Friday, June 7, 2019

Photo Friday: Nelson Lakes National Park

Somehow the computer is trying to tell me that this is Saturday already. I guess it may take a while for me to get back to knowing what day of the week it is! I also found that I never edited these photos, so it was more work than expected to put together even this quick and dirty photo post. Hope you enjoy it anyway!

Our trip to Nelson Lakes National Park was a 2-night, 3-day outing pulled together somewhat at random as we needed to get out of our Christchurch rental (it was a long-term AirB&B rental, but at the time we booked someone else already had those days). We found a description of the Angelus Hut hike somewhere, it looked good, and we were able to book it, so off we went.

The drive up from Christchurch was fairly long, so we didn't try to hike that  day. Instead, we booked into a site at the DOC (Dept. of Conservation--kind of like the US Forest Service) campground at St. Arnaud on Lake Rotoriti. Weather and sand flies were both mild enough to allow for outdoor cooking and relaxing, which was nice.
Typical camp set-up, using backpacking gear.
There was a large fire burning only a short way north, near Nelson, so the view over the lake was hazy.

It was a little clearer in the morning, but you can still see smoke. Happily, the ridgetops seemed to be out of it.
Our route ran up the right-hand ridge of the mountain above.
We packed up quickly in the morning to try to beat the heat on the long climb up from the trailhead to the ridge (happily, the TH proved to be farther up the mountain than we feared). The route began in the welcome shade of a typical South Island beech forest.
The unusually smooth and wide track told us that this is a very popular tramp.

Soon we broke out above the trees (above bushline), which made it hotter, but gave us a hint of the view-fest the hike would be.
Looking back toward Lake Rototiti, still hazy with smoke.
Once we topped the ridge, the track had its ups and downs, but the climb was basically over and the vistas alpine and stunning.
The substantial poles marked a track that must be very hard to follow--and bad to lose--in foul weather.
Looking deeper into the wilderness. There is more to explore there!
The alpine landscape looks bare at times, but a closer look reveals plenty of vegetation. This mound plant is known as "vegetable sheep" for reasons that may be obvious. (In the photo above, you can see some lounging on the rocks to my husband's right). (Is "vegetable sheep" redundant? Sheep aren't much more than vegetables, as far as I can tell).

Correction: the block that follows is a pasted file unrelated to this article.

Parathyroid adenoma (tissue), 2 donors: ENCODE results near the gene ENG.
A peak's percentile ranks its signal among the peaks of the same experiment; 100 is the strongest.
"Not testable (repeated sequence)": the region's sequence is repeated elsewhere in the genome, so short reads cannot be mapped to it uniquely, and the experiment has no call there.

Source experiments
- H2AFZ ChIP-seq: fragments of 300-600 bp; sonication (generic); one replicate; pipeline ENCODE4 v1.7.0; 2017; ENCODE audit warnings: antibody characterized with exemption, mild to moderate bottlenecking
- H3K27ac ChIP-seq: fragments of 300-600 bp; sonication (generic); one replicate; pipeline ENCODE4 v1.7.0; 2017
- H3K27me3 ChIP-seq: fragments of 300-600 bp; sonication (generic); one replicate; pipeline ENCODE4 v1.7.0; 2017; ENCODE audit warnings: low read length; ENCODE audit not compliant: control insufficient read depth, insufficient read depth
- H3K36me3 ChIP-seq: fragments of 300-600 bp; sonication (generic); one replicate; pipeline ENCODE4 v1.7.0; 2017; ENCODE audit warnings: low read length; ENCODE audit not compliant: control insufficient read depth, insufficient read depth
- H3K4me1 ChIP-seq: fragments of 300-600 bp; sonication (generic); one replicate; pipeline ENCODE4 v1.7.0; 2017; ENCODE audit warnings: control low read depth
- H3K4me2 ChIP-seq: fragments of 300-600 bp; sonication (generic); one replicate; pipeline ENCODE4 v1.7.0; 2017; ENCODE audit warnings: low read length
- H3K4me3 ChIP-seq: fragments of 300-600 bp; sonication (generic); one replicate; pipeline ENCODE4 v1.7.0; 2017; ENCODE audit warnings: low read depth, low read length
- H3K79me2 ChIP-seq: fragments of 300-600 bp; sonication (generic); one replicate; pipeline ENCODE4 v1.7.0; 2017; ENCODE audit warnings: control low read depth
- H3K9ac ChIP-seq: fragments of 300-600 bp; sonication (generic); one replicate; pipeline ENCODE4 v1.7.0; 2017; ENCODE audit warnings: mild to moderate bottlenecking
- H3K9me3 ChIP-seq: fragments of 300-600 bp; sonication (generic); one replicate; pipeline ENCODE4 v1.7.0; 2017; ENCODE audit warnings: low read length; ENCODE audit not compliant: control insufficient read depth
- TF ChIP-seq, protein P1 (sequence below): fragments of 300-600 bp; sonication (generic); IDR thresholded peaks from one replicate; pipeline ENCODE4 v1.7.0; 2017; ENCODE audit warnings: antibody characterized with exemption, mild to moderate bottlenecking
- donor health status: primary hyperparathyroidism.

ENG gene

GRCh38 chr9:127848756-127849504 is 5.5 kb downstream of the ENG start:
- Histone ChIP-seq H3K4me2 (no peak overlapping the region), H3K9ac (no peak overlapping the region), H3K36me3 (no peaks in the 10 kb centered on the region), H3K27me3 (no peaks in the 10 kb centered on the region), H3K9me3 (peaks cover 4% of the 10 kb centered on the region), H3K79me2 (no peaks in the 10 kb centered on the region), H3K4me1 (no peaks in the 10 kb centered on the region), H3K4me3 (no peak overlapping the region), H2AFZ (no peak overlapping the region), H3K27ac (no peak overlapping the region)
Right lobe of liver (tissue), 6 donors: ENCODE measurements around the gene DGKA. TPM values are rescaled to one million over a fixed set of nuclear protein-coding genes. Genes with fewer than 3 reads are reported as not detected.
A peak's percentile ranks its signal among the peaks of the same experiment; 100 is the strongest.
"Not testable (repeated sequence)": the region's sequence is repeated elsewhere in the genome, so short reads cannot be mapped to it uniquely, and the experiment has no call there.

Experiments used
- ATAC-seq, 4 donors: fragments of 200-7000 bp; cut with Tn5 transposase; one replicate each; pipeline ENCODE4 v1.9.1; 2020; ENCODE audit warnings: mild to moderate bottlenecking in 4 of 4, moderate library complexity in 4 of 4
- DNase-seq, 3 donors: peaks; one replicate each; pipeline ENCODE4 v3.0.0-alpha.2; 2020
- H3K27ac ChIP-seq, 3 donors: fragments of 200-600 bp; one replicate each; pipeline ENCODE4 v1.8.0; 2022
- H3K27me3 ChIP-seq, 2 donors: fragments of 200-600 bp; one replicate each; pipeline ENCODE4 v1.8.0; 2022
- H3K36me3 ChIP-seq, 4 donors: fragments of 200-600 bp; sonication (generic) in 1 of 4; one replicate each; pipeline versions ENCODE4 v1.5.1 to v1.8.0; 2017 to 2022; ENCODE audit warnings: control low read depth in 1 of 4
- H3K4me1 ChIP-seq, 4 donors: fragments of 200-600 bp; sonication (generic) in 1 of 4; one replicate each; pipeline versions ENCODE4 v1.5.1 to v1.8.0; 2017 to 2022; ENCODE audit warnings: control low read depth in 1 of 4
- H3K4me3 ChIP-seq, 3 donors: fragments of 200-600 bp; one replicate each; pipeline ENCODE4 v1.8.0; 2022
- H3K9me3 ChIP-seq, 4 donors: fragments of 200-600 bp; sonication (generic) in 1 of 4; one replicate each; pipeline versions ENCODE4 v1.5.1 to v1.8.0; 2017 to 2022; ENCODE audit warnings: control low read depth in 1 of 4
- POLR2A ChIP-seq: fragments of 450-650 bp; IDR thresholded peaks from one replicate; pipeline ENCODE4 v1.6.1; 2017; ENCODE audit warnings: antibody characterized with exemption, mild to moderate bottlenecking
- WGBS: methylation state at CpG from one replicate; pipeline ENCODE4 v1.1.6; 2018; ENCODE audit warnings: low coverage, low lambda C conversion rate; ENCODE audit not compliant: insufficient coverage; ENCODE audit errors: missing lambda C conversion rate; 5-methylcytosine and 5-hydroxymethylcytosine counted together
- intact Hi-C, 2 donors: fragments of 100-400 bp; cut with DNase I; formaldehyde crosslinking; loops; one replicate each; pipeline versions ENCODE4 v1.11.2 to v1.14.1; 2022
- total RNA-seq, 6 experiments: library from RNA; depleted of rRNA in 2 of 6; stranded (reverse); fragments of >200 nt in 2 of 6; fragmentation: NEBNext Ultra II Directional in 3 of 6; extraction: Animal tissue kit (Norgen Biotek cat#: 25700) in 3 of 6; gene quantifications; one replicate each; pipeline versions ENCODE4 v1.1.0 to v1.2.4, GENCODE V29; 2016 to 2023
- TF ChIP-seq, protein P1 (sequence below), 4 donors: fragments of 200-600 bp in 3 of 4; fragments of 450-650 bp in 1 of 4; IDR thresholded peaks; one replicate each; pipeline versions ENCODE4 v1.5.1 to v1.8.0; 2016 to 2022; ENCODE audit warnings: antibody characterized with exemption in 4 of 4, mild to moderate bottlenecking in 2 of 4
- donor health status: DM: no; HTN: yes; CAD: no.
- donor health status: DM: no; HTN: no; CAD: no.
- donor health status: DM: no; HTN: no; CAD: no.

Vegetable sheep
After about 7 miles, we finally saw the hut below us. The spectacular setting is why this hut requires reservations all summer and fall, though we were able to get 3 bunks on fairly short notice, so it's not as impacted as the "Great Walks," which must be booked months in advance.
Spot the hut on the spit of land on the left? The smaller building just visible below is the long drop--the outhouses.
The day and the water were warm enough for a refreshing dip in the smaller pond (in foreground above). After that, we did what you do in a hut: relaxed. For some of us, that included locating and assembling the hut jigsaw puzzle. This one was in better shape than most, having a box with photo that matched and missing only 3 or 4 pieces. The view from the window was distracting, but we persisted.
We could see some weather developing.
Next morning the threatened weather had arrived.
Same window. Hey, where's the lake? And the mountain?
The wet and windy (very windy) conditions made the ridge route unappealing, especially as with the clouds down you'd get no views. Fortunately, there was an alternative route, about the same length and down in a valley so more sheltered.
Chilly, wet and windy to start out.
When we started, it was windy and wet enough for jackets, and the visibility was poor enough to make us glad to see the frequent bright orange track markers. Once over the ridge, however, it was warmer and drier, though the trail was rugged.
This track was actually rougher than the ridge track, but more sheltered. I know it was warm because my husband isn't wearing a hat.
Wet weather allows you to see things you might not when it's dry. In this case, a slug (which apparently is common enough, at least in that part of the island, but was the only one we saw).
Serious camouflage.
By elevenses it was almost dry, if you squinted just right. We were glad to be able to sit on the covered porch of the Speargrass Hut.
Looking back where we came from.
The rough descent gave me some serious knee pain, but we survived, and were interested to see evidence along the way that the predator removal program is working (NZ's predators are introduced and invasive; the goal of eradication by 2050 is a desperate effort to preserve what's left of the vulnerable bird populations). I'll spare you the photos.

Back in St. Arnaud, we found a cafe to serve us lunch #2, and I was excited to see the largest Little Free Library I've spotted so far. I'm not sure if it was specially built or a repurposed phone box (which is what it looks like), but in any case, it's good to see books alive and well!

More info for trip planning here.

©Rebecca M. Douglass, 2019
As always, please ask permission to use any photos or text. Link-backs appreciated!


  1. That lake with the mountain view. *sigh* Looks amazing!

    1. Thanks! We saw so many amazing things in New Zealand, and then a bunch more driving across the US. It's a pretty amazing old world, that's what :)


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